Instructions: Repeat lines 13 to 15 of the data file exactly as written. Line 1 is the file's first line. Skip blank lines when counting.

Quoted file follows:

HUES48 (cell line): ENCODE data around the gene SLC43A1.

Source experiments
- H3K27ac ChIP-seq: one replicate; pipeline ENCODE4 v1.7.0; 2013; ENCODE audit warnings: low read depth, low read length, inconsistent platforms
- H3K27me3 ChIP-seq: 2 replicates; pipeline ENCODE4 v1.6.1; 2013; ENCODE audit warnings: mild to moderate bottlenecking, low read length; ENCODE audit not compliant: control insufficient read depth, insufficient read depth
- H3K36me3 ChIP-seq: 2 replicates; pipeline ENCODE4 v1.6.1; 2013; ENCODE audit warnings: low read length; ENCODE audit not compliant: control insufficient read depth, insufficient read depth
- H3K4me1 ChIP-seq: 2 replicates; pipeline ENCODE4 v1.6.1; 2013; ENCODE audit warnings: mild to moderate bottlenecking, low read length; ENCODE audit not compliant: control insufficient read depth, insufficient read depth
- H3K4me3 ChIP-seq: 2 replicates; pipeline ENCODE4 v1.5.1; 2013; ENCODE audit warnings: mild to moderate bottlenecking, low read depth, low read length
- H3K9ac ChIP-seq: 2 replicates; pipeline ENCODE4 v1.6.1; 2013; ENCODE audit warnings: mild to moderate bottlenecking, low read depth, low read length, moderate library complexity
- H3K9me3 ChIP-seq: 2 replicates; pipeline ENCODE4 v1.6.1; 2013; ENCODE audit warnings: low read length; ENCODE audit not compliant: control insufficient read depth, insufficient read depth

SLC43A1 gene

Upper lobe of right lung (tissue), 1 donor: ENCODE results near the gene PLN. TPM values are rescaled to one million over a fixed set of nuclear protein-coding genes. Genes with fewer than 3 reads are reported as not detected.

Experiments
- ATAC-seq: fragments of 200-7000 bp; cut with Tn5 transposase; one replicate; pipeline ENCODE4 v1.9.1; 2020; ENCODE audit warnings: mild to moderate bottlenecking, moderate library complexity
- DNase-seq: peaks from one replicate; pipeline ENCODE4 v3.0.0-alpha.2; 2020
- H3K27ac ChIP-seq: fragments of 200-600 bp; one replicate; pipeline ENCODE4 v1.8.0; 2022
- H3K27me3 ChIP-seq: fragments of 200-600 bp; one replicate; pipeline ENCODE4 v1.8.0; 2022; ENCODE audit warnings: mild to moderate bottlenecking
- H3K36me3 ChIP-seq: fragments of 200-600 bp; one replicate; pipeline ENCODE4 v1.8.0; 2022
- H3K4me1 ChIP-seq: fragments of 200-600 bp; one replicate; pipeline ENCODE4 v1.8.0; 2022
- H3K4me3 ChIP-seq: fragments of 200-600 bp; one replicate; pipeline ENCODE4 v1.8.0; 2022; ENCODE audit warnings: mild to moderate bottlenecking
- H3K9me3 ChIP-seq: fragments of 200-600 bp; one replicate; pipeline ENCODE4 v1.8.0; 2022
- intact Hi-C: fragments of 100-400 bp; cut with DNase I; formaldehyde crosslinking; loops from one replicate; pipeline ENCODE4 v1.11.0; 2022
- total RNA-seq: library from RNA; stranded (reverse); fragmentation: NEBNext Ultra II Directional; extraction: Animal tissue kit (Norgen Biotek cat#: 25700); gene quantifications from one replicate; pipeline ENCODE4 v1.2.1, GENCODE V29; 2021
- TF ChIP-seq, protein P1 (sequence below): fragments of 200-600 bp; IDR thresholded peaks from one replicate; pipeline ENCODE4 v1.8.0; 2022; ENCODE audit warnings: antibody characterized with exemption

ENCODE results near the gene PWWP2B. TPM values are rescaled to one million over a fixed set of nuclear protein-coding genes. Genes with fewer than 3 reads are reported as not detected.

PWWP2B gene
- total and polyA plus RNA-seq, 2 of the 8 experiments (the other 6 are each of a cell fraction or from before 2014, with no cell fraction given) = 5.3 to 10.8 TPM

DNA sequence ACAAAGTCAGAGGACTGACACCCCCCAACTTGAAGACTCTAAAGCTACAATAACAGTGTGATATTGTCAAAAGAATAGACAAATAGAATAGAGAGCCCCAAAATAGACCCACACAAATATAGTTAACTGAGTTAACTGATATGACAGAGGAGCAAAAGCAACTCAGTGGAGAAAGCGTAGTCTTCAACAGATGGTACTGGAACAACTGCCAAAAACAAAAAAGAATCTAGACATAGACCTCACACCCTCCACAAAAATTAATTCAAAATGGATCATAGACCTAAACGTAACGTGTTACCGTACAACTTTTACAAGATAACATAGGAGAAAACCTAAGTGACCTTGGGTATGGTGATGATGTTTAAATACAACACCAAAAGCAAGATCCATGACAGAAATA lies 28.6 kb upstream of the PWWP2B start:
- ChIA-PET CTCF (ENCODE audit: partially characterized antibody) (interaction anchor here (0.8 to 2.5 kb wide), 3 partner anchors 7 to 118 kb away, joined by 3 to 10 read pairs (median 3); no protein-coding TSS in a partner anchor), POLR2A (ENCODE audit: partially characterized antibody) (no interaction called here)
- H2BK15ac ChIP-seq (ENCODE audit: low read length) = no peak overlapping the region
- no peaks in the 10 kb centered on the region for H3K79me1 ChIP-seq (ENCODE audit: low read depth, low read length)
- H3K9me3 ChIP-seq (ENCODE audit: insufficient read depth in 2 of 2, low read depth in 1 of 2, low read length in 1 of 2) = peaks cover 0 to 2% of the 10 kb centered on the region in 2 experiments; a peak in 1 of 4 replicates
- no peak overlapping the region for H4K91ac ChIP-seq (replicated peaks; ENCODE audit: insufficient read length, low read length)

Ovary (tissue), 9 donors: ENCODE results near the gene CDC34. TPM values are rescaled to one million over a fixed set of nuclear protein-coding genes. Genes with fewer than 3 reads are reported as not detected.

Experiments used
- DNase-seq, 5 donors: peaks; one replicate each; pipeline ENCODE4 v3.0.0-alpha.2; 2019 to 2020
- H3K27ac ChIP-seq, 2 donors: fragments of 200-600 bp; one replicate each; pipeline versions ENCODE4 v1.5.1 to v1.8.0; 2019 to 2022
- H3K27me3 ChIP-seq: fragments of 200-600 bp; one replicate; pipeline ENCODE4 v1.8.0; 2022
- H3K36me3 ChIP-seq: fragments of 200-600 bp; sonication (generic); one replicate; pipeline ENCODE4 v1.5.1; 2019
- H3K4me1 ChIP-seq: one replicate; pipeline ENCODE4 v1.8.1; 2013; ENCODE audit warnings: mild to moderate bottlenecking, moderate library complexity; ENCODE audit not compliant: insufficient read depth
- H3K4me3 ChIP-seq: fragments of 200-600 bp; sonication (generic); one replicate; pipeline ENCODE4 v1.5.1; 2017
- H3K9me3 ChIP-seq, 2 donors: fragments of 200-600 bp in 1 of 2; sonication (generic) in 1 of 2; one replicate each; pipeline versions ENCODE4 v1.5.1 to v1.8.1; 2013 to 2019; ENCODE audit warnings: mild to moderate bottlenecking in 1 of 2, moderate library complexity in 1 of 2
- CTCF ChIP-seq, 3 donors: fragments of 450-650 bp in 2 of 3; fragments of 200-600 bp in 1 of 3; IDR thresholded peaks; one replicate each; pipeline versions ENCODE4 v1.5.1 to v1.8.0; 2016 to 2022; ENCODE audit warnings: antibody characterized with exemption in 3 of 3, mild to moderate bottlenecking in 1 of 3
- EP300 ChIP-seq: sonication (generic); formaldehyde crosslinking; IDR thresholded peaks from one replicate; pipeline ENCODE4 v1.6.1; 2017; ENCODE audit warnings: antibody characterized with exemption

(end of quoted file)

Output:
- ATAC-seq: fragments of 200-7000 bp; cut with Tn5 transposase; one replicate; pipeline ENCODE4 v1.9.1; 2020; ENCODE audit warnings: mild to moderate bottlenecking, moderate library complexity
- DNase-seq: peaks from one replicate; pipeline ENCODE4 v3.0.0-alpha.2; 2020
- H3K27ac ChIP-seq: fragments of 200-600 bp; one replicate; pipeline ENCODE4 v1.8.0; 2022